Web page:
The characters and story moral
Yes, he's the best
Can't go wrong with this one
love to read and love audio books!Favorite authors: Marcia Willett,Nevil Shute,Mary Stewart,and Jacqueline Winspear. I could go on and on but wont bore you! I belong to a book group and we often" Listen" to the books we have selected for the month while using a paper copy for the discussion notes. It really enhances the quality of the story.
I loved "The Shack" but this book by Paul Young this book is very different . It has an unexpected plot device but after you see where he is going with it, it works. There are some strange dialogue sequences and a little too much switching of narration of the various characters but I did like the premise of the story and the ending. The narrator was good.
Mueller brought this story to life with his performance. The story was well develop and leads you to ponder your life.
You will not want to you quit listening to see what will happen next.
I love WHY William P. Young has written The Shack, and now this one! If you ever have time, do yourself a favor and listen to him speak about his life and faith!
This story was not quite as good as The Shack. I really feel that The Shack was something that was almost ordained, if you will. It was a story that paved a way for a whole new way of approaching our Loving Father. So it wouldn't be fair to compare the two.
The story brought some tears and some giggles. It's fiction at it's best. You go to places you would never imagine. I do love how W.P Young portrays the Father, Son and Spirit in fresh new ways to remind us that God, is never what we would expect and ALWAYS better than we could hope.
Challenging myself to let the imagination flow along with the story
Yes, I'm not sure this is my style
He's easy to listen to.
Too far fetched for me to get into in a big way.
The book borrowed too many themes from The Shack. I didn't find the story as engrossing and I got bored with it.
Yes, I would listen to it again - probably will even though I usually don't do a book twice. The story, like that in The Shack, is clearly fiction - but it makes you think, which is the point. Again, it communicates God's desire for us to trust Him knowing He loves us beyond what we can imagine. Again, it is a story of pain redeemed. The ending is not really a surprise, but it is uplifting nonetheless. What you really learn is more about the nature of God.
The Shack, but what else would you expect?
It felt less like reading and more like someone telling me the story.
Who wouldn't take Jesus? But on the other hand, Maggie seems like she'd be an awful lot of fun!
I stayed up until 2 am listening - I couldn't stop!
I'm a creative, big picture guy who has never been able to overcome the A.D.D. enough to finish all those great books I've been meaning to write. But they all have great titles and cover art!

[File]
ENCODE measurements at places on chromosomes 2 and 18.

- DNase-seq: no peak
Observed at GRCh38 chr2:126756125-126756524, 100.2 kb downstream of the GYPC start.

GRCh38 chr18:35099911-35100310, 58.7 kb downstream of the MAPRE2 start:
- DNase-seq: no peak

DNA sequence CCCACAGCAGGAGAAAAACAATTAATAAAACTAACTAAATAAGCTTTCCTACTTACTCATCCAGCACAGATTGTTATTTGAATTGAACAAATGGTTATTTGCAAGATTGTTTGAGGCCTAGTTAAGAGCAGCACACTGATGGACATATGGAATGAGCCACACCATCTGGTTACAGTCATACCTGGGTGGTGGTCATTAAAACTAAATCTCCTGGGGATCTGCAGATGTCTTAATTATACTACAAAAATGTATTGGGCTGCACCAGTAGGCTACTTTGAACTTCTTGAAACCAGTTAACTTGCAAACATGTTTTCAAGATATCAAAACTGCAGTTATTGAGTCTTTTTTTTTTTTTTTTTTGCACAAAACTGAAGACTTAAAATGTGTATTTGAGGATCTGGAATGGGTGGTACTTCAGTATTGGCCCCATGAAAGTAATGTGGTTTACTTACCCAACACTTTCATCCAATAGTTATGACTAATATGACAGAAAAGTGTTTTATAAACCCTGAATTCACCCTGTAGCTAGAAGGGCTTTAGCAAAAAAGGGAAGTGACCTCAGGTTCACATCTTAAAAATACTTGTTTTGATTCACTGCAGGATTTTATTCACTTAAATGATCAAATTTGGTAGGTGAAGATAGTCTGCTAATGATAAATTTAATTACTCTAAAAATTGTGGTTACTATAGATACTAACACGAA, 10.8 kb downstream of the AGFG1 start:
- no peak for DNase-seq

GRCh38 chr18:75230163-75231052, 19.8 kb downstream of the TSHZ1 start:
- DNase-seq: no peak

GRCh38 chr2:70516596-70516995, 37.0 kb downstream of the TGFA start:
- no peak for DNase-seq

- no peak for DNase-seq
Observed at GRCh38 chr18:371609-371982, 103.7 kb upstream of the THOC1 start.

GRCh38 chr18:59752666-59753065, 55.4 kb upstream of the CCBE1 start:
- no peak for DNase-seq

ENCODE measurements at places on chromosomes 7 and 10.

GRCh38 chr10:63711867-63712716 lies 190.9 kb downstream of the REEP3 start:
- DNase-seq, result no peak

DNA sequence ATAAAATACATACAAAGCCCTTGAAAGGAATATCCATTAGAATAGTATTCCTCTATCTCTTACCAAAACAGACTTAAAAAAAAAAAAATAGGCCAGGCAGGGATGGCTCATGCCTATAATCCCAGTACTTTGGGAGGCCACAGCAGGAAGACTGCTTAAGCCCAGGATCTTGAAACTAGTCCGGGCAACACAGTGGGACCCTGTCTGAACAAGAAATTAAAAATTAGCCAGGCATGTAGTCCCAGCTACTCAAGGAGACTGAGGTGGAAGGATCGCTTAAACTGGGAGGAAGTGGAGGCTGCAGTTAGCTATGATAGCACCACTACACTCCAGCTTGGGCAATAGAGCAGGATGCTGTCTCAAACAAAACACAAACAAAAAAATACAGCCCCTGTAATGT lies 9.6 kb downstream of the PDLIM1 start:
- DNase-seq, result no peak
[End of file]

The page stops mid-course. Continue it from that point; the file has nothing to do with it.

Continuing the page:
Eternal Perspective Shift
One of the most memorable moments of the book for me was Tony's encounter and battle with himself, or at least the monster of a self he had built up and allowed to rule his heart. The presence of the Holy Spirit, seen or not, was the hope to which Tony ultimately clung for strength and victory. This was the moment his heart was transformed from ugly self to beautiful follower of Papa. It strengthened my hope in being transformed knowing I'm never alone.
Yes. Roger Mueller is amazing in his distinct vocal characterization of each person in the story. In "The Shack" I was never lost in wondering which character was speaking, and his performance in "Cross Roads," although very different, was just as easy to follow. I enjoy his voices and his ability to portray each character as unique and believable.
If not Grandmother, it would definitely be Tony. I understand the perspective of the world that Tony represented before his encounter during the coma. Not that I have ever been like him, but I see the bitter, self-absorbed attitude in so many people, including myself at times. My curiosity about the inner battle with himself and the surrender to Papa would drive our conversation.
If you had the opportunity to see life and maybe even yourself through someone else's eyes, what do you believe you would see? That's the question that I keep asking myself through every chapter of "Cross Roads." I intentionally avoided comparing this book with "The Shack" (which I loved) to allow this story to work its way into my heart... and it did. That's the important similarity between the two books by Wm. Paul Young.
It's so easy to see and decide what other people need to change about themselves or their predicaments in order to be happy or successful. It's easy to solve the financial or relational problems of someone else from our perspective. But when it comes to changing ourselves or handling our problems or relationships or money or faults, it's much more challenging, and sometimes impossible to see those things as clearly for ourselves as we do for others.
Papa's desire for Tony, and for us, is to see the world and our place in it the way that He sees it. Emphasizing that we are never alone, and that we don't have to depend on our own faulty perspective or view of things, He wants to show us how He sees things. That way our journey in this the world is not so scary, not nearly as confusing, and never lonely.
I liked the religious messages.
Cross Roads has very much increased my interest in reading more books with a religious theme.
Wm. Paul Young presents the idea of "God" in ways that are easy to relate to.
The narrator was excellent.
At the very top!
Roger Mueller brought every single character to life, changing his voice so effectively - I would completely forget narrator’s gender - I could hear sweet child voice or elderly women, or a vivacious rich voice of an African American Lady. Roger elevated the story to a completely new level, where his acting and the story became one - inseparable from each other.